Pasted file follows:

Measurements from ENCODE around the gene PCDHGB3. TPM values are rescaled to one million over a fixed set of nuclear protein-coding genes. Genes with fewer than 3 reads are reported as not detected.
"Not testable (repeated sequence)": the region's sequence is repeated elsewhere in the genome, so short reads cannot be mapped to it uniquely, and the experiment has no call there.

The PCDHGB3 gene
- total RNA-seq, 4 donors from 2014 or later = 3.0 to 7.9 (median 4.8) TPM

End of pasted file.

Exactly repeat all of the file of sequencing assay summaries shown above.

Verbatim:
Measurements from ENCODE around the gene PCDHGB3. TPM values are rescaled to one million over a fixed set of nuclear protein-coding genes. Genes with fewer than 3 reads are reported as not detected.
"Not testable (repeated sequence)": the region's sequence is repeated elsewhere in the genome, so short reads cannot be mapped to it uniquely, and the experiment has no call there.

The PCDHGB3 gene
- total RNA-seq, 4 donors from 2014 or later = 3.0 to 7.9 (median 4.8) TPM